Christine Nesbitt doesn’t regret it.
Not one bit.
Amidst the pride and joy of becoming Olympic champion a year ago at the Richmond Oval, the world’s top women’s 1,000-metre long-track speed skater also made it clear she wasn’t satisfied with that winning effort.
The feeling everyone watching was left with was that she thought it could’ve been better. The margin of victory might’ve been larger.
And measured against Jon Montgomery’s unbridled joy, the youthful exuberance of Virtue-Moir and the suddenness of Sidney Crosby’s overtime tally, hers looked like Canada’s reluctant gold.
“I’m glad I didn’t hold it in, because I’ve broken down that race so many times and I still see parts of it where I know I could’ve gone faster,” Nesbitt said this week from her home base in Calgary, the site of this weekend’s world all-round championships.
“I was being honest. I said what I was feeling in that moment.”
Of course, this is all part and parcel of what makes the 25-year-old Londoner so great, so driven, so fast in a sport where desire and self-pressure are high-octane propulsion fuel.
She continues to race against the weight her own expectations.
And during this turbulent post-Vancouver campaign, in which she changed her coach again, suffered injuries after an SUV ran into her during a bike ride and returned to the ice wearing the unmistakable target of Olympic champ, she has been, almost incredibly, perfect.
No one has defeated her at 1,000 metres in seven stops around the globe.
She won the world sprint title in Holland at hallowed Heerenveen, which she called the Montreal Forum of long track.
This has been her fairy-tale year. All that’s left is to complete the spotless season.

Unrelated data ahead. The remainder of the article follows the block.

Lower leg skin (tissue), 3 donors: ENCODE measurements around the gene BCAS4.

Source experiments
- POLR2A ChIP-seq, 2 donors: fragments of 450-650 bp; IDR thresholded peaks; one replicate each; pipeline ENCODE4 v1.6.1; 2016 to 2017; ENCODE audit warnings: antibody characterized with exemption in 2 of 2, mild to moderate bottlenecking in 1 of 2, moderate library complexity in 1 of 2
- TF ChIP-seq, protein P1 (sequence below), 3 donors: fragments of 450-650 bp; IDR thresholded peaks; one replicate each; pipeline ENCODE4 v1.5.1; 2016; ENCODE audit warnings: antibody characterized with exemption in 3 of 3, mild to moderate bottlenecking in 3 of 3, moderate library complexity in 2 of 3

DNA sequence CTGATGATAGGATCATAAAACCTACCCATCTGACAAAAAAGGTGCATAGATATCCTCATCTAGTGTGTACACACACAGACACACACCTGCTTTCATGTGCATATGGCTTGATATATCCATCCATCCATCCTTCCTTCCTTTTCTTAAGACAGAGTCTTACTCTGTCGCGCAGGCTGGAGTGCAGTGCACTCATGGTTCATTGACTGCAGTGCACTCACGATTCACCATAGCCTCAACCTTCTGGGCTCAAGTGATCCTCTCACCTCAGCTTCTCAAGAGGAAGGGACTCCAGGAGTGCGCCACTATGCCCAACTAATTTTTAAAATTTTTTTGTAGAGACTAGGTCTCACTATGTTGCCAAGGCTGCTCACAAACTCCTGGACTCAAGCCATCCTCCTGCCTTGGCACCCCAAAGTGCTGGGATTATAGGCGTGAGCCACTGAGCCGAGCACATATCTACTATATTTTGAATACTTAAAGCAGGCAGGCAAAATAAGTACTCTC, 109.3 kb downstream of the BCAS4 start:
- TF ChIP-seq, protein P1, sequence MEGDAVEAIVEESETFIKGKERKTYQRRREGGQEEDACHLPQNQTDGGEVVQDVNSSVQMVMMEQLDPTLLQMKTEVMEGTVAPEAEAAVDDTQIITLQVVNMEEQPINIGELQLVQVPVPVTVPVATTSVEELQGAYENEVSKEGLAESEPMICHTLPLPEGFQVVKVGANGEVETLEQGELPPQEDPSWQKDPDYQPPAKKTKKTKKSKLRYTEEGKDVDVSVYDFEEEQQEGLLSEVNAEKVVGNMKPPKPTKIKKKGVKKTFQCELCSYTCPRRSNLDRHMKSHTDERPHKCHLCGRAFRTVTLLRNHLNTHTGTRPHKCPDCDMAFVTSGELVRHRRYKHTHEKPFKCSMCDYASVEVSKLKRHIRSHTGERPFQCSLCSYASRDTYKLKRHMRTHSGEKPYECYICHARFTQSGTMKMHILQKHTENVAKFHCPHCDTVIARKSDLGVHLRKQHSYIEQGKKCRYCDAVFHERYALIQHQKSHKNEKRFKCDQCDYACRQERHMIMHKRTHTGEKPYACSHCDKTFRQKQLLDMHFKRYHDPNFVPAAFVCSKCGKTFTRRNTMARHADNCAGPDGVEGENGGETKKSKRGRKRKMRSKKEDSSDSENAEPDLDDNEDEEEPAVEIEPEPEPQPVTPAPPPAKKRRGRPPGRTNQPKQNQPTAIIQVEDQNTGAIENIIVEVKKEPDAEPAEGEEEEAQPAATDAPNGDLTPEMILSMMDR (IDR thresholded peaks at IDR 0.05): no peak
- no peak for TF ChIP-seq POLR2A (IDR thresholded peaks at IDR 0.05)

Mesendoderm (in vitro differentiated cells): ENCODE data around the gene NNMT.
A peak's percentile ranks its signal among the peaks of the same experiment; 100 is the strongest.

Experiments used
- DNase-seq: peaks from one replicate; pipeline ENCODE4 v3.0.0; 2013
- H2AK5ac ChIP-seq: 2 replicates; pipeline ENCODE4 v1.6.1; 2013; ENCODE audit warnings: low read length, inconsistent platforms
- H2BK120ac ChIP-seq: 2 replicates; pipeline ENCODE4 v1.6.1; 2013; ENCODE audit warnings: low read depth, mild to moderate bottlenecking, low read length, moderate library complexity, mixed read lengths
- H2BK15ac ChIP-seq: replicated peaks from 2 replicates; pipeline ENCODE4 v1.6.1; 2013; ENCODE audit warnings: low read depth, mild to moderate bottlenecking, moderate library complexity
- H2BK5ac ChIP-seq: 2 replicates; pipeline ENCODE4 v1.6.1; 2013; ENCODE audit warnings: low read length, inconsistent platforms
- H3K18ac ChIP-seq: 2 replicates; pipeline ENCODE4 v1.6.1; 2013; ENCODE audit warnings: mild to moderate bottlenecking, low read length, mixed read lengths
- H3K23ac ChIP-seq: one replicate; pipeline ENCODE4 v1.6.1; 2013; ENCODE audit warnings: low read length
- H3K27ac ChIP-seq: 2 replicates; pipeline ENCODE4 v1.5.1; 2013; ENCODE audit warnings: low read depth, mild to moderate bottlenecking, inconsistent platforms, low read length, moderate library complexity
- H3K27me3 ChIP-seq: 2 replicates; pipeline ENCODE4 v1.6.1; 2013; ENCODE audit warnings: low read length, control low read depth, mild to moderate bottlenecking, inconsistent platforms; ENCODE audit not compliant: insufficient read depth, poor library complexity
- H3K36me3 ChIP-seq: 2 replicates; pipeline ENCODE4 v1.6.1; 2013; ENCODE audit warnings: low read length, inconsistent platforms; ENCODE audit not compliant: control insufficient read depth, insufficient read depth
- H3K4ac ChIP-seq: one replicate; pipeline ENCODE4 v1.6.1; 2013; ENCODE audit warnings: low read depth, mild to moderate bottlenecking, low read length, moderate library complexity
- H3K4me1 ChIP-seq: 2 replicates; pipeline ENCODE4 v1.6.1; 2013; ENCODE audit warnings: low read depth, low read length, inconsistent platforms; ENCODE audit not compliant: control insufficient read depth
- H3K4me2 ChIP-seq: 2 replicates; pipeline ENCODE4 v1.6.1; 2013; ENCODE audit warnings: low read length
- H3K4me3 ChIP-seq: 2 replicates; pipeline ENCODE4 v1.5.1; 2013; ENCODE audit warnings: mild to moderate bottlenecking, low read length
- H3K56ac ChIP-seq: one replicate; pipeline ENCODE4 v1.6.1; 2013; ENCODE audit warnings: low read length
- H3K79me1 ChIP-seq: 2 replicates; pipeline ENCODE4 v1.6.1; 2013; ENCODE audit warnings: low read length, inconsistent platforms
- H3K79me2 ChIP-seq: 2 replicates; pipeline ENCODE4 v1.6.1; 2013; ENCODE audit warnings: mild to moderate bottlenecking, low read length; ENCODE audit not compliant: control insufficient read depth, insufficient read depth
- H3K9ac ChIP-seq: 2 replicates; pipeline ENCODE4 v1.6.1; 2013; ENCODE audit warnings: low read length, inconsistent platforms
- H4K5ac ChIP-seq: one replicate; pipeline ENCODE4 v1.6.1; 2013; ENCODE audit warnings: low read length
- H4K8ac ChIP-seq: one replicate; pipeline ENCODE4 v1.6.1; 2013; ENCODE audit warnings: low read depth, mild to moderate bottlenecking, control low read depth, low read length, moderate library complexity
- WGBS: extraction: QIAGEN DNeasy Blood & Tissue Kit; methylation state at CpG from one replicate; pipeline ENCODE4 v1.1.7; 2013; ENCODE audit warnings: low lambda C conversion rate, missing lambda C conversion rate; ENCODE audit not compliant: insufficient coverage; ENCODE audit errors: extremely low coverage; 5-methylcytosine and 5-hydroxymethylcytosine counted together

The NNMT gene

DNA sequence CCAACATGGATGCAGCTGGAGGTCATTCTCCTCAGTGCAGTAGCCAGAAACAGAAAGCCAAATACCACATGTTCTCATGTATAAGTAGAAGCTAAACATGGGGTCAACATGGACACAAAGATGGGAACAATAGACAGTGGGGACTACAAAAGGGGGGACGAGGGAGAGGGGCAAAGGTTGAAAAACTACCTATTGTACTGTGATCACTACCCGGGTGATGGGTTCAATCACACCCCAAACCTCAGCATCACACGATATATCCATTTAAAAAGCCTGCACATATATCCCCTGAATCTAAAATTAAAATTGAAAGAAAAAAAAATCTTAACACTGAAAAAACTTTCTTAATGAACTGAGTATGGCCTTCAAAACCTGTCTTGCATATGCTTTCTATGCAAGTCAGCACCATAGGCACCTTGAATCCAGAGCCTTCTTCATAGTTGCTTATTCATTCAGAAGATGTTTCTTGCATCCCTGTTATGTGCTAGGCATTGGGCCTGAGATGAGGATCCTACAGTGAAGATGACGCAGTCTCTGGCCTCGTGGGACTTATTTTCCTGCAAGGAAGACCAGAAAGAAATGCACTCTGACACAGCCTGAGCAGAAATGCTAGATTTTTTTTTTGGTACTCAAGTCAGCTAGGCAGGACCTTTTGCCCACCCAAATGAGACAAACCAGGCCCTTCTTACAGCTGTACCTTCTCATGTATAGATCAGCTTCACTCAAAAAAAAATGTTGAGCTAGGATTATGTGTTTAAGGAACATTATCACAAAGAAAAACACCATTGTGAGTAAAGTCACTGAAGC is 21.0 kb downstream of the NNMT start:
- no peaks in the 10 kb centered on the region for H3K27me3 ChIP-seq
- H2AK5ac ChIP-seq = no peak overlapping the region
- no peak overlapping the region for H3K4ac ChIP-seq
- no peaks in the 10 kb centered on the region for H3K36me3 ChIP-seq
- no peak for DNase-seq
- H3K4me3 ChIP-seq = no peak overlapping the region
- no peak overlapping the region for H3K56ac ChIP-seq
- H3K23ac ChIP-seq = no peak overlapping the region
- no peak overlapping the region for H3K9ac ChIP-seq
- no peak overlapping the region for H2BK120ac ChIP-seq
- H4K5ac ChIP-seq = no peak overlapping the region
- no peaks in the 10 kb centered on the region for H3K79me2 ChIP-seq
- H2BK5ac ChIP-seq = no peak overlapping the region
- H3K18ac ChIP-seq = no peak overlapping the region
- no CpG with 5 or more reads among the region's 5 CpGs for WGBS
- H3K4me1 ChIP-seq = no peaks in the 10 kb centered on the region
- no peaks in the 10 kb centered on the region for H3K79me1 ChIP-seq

“It’s in the back of your mind (to finish unbeaten),” Nesbitt said. “I’m not tired yet, I still feel strong, but at this point, you do start to count down the races till the end of the year.
“I think the biggest thing is after everything that’s gone on and coming into this season without any expectations, I was able to still skate the way I wanted.
“I didn’t know how things would turn out, but I learned this year a lot about myself — that I’m a fighter.”
She feels changed since Olympic gold.
“I’m a more mature skater now,” she said. “There’s a confidence that comes along with Olympic gold. I know what works and what I have to do to be ready. I’m still trying to figure out what I’m going to be, but I’m less of that gung-ho young skater I was before (in her first Olympic go-round in Turin).”
In the process, she has picked up the mantle of Canada’s long track greats going back to the days of Catriona Le May Doan and Susan Auch.
“I never really got to know Catriona and Susan very well,” she said, “but I still train with Cindy (the legendary Klassen) and being in Calgary, you do get a chance to catch up with some of the athletes from Vancouver. I see Helen Upperton (bobsleigh silver medallist) all the time here.”
When Nesbitt needs to talk or requires a little boost, she has turned to former teammate Clara Hughes, the consummate Olympian.
“Clara’s just such a positive person,” Nesbitt said. “She’s really helped me. She’s always brought a lot of energy to the rink. But I think I’ve only gone out cycling with her once — it’s not really very fun because she crushes me.”
When the skate season draws to a close here, Nesbitt has a return visit to London planned. She will first remain in Calgary to finish up a university course.
“I think it was good for me to skate again this year,” she said. “Obviously, right now, you’re starting to think about that break and some time away, but I’m the kind of person where if I took the year off, I would’ve found something else to do and who knows if I would’ve came back.
“Going through this, it’s kept the fire going for sure.”
She recently won in Moscow. Russia — specifically Sochi 2014 — is her target. She has to find a way to sustain the top of her game for the next three years.
“There’s nothing built in Sochi yet, but knowing the Russians, they’re going to pour the money into it to make it spectacular,” she said. And for Nesbitt, it will be yet another big stage on which to fight that always-inspiring, hard-to-satisfy battle within herself.